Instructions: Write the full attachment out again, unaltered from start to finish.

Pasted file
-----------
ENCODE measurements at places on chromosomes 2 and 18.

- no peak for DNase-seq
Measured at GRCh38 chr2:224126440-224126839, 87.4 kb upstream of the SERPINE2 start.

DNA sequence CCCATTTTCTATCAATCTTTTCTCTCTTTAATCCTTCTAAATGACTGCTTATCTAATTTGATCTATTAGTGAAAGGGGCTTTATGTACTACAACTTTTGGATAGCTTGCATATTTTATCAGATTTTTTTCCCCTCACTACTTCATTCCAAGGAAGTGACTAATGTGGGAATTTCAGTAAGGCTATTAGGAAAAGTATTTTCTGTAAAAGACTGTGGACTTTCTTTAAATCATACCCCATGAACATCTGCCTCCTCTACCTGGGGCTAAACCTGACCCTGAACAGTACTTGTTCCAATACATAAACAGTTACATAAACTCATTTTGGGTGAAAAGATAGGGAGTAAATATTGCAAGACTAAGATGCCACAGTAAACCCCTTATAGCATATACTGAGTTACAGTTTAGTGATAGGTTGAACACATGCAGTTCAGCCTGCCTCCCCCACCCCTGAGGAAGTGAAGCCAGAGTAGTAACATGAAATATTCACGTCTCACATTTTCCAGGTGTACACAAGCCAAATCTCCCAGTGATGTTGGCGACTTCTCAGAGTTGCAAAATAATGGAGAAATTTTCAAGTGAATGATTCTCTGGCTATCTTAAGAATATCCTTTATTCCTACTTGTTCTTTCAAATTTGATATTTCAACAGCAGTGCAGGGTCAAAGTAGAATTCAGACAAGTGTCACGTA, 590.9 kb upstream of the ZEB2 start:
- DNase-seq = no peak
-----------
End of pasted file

ENCODE measurements at places on chromosomes 2 and 18.

- no peak for DNase-seq
Measured at GRCh38 chr2:224126440-224126839, 87.4 kb upstream of the SERPINE2 start.

DNA sequence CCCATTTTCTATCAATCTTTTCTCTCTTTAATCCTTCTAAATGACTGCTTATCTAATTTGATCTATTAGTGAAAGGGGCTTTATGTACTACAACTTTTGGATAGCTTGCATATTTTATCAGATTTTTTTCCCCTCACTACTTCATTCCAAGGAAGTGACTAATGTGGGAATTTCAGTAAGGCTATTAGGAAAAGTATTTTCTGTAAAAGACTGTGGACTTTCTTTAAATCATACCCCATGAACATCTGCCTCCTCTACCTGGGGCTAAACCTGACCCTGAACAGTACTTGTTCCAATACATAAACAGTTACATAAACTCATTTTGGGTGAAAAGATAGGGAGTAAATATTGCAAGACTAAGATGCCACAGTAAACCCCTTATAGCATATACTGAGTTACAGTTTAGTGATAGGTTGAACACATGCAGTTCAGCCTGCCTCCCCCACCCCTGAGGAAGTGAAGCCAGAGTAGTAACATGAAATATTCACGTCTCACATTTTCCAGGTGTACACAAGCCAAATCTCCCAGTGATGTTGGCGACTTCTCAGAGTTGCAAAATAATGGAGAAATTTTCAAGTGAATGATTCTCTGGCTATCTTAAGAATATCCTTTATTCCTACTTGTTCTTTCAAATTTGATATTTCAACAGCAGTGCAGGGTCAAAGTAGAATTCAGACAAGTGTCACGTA, 590.9 kb upstream of the ZEB2 start:
- DNase-seq = no peak